- Book: House of Stone
- Location: Zimbabwe (Rhodesia)
- Author: Novuyo Rosa Tshuma
“Rise O voices of Rhodesia”
Young Bukhosi has been captured by the police at the Mthwakazi rally, observed by the lodger of the household, Zamani. Where has he been taken? Will he ever come back?
Zamani, whilst Bukhosi is missing, is busy inveigling himself into Bukhosi’s family, and his parents Agnes and Abed are already becoming Zamani’s surrogate parents.
Zamani knows how to ingratiate himself and takes Abed’s drinking in hand, determined to keep a wary eye on the bottles as he encourages Abed to unfurl the family history over a glass or two of Johnnie. That’s just what Bukhosi would have done, observes Mum Agnes….Zamani is thus well ensconced.
Zamani gradually becomes the astute observer and chronicler of his adopted family, eliciting backstories set against the often brutal history of the country, first under the white rule of Ian Smith, then during the violent rise to power of Mugabe and Nkomo. Sovereignty shifts and so do the fortunes and stories of those being chronicled.
There is mercurial Thandi who back in the 1970s stole many a heart and still exerts a hold over the present generation. She effectively becomes the chronicler’s inamorata. He gradually builds up a picture of his surrogate family through refugee and guerrilla camps, war, through to independence on 17 April 1980. The family’s white ancestor Farmer Thornton – a dispirited Rhodie – watched forlornly as the proverbial sands shifted. A new country was emerging – to violence and the Gukurahundi Massacres.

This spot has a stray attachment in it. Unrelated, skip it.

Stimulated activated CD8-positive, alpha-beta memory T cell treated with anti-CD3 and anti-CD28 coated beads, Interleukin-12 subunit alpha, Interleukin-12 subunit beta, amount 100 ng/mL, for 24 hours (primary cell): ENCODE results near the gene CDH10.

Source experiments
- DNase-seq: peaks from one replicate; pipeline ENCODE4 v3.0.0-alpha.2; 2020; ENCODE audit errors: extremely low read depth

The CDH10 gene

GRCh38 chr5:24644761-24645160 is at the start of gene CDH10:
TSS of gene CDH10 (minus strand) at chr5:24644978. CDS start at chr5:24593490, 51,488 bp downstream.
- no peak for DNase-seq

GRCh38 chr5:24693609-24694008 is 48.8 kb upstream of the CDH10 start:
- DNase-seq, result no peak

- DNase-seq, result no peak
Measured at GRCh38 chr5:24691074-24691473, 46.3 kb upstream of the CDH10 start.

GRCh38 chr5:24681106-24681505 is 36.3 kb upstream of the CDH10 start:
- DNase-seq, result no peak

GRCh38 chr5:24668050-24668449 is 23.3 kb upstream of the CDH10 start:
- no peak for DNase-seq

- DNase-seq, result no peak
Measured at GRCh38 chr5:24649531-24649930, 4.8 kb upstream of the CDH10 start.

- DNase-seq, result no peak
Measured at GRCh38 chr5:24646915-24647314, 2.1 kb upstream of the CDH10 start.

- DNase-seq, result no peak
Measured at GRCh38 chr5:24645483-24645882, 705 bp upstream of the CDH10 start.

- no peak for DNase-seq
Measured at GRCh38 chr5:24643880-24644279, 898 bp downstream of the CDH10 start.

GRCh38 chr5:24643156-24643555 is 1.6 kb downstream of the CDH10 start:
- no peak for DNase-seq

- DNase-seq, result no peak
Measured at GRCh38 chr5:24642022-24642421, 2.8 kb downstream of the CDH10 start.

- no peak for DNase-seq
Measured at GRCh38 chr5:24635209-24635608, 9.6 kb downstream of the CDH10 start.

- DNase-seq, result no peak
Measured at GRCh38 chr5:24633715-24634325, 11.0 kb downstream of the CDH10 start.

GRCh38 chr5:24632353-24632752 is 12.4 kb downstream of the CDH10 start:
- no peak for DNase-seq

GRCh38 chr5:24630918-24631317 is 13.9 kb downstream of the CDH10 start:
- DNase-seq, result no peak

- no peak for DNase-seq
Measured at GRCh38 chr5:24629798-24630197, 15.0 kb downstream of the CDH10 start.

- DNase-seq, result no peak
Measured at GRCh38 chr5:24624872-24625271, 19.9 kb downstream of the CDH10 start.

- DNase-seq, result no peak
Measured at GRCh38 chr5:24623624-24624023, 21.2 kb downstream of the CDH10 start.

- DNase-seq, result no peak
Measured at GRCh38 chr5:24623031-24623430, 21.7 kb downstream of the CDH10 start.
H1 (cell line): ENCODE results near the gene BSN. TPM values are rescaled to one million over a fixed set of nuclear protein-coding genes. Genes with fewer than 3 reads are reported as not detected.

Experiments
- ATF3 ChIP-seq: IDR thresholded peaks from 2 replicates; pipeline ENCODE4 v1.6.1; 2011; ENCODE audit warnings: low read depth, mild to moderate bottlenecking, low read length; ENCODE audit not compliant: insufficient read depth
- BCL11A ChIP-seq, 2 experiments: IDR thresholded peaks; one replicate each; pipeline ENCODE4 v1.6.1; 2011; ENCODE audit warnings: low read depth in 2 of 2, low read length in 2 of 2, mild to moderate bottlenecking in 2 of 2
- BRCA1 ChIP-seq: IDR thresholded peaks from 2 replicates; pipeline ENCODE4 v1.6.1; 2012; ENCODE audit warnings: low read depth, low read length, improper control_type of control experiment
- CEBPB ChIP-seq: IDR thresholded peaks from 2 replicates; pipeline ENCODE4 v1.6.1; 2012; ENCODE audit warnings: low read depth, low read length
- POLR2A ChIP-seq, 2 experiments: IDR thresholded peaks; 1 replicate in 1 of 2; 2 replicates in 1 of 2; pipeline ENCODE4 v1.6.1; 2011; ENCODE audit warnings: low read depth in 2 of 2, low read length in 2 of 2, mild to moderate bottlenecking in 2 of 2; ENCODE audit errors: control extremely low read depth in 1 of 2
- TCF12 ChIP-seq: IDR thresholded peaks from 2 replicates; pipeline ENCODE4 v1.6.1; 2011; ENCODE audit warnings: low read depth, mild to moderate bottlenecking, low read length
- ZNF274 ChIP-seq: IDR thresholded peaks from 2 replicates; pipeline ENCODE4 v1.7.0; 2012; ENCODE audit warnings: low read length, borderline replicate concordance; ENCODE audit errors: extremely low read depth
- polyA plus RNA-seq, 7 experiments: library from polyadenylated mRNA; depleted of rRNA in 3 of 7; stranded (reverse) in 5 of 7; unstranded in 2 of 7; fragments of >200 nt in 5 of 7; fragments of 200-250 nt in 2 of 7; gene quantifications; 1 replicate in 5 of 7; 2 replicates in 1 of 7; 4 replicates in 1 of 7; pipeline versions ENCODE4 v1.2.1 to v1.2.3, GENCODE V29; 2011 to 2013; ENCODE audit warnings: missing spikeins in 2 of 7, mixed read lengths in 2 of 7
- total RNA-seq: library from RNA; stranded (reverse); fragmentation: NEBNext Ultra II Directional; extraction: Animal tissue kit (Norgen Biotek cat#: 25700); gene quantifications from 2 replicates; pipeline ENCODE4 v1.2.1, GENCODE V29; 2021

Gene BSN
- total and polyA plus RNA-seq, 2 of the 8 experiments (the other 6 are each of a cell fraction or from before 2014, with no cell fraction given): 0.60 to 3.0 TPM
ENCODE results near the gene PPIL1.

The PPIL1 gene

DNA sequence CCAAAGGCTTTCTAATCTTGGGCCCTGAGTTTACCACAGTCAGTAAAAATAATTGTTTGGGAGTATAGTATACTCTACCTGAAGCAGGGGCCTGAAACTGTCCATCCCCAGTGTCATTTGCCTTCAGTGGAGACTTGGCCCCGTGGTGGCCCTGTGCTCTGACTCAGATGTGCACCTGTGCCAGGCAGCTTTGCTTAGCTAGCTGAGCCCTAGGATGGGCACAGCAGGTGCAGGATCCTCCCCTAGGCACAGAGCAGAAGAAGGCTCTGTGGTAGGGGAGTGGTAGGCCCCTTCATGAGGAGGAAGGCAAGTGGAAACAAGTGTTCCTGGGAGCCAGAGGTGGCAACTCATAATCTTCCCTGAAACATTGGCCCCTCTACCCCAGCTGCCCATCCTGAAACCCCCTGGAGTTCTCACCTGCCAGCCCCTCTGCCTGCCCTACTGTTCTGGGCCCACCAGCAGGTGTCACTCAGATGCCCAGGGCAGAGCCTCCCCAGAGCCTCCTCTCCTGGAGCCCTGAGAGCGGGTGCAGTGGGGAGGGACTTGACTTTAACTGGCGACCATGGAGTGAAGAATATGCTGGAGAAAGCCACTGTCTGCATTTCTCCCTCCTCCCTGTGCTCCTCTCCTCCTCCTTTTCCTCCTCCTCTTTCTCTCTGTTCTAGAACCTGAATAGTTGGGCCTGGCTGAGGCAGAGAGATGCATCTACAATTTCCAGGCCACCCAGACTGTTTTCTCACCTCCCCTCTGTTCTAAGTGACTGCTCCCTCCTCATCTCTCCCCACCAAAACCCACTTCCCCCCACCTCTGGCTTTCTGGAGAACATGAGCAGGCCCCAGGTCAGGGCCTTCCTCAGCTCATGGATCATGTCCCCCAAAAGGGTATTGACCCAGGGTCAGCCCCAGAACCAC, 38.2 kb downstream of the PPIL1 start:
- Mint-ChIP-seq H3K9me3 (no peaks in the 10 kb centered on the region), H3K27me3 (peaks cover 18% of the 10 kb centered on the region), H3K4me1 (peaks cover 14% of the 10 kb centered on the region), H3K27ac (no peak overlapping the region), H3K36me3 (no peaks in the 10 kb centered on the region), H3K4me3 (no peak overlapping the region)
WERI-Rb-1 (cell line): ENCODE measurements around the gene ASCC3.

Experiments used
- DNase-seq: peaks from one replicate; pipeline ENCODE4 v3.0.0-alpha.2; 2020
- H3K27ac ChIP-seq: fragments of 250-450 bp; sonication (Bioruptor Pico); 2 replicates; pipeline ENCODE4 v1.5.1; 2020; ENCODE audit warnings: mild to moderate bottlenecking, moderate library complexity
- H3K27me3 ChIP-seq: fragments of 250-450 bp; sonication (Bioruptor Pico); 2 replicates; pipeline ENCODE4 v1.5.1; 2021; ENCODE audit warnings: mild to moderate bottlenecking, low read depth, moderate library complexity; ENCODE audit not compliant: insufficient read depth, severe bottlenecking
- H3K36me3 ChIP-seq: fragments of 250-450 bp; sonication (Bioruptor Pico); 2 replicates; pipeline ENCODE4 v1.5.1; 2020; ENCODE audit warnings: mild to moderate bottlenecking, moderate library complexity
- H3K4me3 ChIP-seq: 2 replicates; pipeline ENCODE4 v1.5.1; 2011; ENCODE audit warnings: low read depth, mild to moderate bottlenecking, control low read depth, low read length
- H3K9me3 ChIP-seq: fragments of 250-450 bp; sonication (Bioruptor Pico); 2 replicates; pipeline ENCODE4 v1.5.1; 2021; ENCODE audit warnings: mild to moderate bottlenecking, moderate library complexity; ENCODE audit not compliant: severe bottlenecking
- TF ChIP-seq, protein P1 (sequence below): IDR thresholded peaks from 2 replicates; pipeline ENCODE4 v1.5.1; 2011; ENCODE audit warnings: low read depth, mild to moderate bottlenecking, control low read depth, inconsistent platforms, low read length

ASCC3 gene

This is an ambitious debut novel, divided into 3 books, that sweeps through Zimbabwe’s recent history, the prose suffused with local idiom and flavour. The reader will learn about the country and understand a little of the history, richly described with insight and oftentimes with humour. However, the reflective narrative did not really draw me in. In many ways it was breathless, layering detail upon detail and overall I rather struggled to connect with the story. I can however see how many will find the style and content engaging.
A good read for anyone who wants to get a feel and a sense of the recent history of the country. It is however anticipated that the reader already has a good sense of the country but for those who are uninformed (like me), a glossary of terms/words might have been helpful.